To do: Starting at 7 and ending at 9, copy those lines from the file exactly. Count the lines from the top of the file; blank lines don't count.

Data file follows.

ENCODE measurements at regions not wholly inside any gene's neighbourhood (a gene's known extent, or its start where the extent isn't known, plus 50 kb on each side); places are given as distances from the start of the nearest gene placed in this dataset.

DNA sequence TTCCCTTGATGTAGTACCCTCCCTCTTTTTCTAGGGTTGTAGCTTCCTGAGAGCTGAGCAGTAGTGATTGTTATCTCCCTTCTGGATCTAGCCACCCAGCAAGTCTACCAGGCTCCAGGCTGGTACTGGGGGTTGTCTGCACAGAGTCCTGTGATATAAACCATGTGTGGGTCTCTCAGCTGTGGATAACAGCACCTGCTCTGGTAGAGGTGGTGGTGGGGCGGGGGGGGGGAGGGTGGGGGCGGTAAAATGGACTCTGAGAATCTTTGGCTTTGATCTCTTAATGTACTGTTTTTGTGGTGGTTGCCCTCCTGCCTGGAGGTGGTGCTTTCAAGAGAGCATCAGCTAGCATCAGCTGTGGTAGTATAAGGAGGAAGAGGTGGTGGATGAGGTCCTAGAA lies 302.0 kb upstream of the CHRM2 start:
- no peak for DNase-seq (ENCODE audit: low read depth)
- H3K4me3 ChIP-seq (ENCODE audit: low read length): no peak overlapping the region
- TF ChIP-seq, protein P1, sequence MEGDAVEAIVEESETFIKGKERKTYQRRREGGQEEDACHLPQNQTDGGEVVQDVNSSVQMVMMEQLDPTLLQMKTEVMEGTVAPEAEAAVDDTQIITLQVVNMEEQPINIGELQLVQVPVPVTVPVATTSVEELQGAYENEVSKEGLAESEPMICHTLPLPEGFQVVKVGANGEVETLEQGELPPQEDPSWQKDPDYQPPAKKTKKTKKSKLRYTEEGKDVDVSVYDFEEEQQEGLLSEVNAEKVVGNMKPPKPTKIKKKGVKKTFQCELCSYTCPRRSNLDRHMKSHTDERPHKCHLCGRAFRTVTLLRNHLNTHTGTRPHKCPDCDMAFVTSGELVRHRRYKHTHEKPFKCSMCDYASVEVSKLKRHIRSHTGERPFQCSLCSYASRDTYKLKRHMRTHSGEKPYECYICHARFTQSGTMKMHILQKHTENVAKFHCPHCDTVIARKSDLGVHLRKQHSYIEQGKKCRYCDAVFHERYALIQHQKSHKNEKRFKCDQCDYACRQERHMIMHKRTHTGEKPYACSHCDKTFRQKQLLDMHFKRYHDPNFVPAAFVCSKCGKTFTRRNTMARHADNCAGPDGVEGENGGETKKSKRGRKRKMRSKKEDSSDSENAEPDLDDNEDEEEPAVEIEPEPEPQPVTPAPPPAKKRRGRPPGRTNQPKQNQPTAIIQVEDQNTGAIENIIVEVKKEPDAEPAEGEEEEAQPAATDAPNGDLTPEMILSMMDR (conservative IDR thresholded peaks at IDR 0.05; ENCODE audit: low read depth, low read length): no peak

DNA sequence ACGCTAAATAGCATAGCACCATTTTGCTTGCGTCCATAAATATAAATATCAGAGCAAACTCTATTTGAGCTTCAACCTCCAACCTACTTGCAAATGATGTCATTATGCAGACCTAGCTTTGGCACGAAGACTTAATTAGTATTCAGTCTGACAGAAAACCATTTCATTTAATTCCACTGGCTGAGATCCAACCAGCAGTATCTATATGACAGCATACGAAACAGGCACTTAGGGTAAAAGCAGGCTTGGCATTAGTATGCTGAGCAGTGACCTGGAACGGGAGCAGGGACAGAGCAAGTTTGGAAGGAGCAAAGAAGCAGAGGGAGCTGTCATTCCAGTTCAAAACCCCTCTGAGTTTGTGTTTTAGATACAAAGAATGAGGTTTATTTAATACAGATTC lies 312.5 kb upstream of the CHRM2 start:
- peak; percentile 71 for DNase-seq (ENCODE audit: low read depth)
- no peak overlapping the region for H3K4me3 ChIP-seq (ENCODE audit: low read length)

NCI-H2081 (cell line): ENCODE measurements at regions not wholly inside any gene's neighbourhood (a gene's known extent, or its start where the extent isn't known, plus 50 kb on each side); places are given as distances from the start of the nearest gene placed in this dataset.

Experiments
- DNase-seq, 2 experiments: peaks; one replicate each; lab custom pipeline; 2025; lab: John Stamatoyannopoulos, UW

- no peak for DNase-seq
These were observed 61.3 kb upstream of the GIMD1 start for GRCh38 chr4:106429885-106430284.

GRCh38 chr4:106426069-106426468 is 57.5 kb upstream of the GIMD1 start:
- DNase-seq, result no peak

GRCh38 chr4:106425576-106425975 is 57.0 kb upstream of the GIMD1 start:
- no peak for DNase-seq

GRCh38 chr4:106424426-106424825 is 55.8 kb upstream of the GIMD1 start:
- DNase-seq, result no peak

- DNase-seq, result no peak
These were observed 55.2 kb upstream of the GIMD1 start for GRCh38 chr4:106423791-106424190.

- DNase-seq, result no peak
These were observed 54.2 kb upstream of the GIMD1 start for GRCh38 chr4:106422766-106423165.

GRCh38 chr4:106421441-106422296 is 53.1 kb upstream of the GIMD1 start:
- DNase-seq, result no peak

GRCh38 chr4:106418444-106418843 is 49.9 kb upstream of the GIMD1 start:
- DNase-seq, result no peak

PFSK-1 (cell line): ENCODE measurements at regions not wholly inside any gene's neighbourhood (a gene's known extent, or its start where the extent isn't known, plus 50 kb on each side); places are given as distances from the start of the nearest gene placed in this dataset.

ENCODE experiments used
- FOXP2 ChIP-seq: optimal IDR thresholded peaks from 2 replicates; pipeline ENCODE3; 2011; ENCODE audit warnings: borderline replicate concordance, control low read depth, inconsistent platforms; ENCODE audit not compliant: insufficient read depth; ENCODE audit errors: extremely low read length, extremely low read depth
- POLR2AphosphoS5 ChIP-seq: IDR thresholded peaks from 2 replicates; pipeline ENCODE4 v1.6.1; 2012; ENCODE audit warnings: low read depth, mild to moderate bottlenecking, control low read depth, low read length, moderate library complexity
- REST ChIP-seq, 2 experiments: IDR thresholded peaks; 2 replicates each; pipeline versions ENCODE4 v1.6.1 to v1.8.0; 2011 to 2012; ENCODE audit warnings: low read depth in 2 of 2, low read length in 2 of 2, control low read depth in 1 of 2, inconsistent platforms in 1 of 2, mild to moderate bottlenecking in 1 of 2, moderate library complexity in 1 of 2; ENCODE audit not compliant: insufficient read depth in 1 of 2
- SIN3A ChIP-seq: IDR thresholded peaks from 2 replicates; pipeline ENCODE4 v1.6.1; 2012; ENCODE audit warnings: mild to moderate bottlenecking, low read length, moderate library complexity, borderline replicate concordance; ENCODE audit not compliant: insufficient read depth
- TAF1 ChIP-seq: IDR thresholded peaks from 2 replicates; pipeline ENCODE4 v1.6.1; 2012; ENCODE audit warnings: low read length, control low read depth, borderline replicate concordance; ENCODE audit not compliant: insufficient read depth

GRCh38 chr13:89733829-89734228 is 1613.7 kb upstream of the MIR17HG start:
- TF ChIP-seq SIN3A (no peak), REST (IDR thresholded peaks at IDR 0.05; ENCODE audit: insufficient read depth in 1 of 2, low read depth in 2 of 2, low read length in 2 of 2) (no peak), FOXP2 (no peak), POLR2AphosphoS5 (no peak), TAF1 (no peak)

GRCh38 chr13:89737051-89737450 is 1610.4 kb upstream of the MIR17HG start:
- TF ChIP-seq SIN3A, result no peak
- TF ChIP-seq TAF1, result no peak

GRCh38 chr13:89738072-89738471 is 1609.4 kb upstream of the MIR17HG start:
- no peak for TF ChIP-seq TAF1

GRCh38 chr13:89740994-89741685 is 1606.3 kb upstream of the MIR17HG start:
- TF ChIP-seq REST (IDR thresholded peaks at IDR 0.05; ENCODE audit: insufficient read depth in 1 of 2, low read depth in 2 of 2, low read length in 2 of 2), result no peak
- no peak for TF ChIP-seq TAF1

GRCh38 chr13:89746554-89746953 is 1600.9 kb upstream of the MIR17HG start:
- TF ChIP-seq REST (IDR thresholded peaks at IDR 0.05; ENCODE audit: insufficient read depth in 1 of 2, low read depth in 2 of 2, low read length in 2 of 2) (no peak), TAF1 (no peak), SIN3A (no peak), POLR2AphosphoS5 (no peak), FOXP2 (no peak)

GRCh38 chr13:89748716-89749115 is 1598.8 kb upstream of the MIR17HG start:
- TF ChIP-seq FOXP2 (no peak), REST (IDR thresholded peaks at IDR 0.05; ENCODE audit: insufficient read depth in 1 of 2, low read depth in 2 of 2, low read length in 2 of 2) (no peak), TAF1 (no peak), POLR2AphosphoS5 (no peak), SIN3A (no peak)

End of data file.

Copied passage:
- peak; percentile 71 for DNase-seq (ENCODE audit: low read depth)
- no peak overlapping the region for H3K4me3 ChIP-seq (ENCODE audit: low read length)

NCI-H2081 (cell line): ENCODE measurements at regions not wholly inside any gene's neighbourhood (a gene's known extent, or its start where the extent isn't known, plus 50 kb on each side); places are given as distances from the start of the nearest gene placed in this dataset.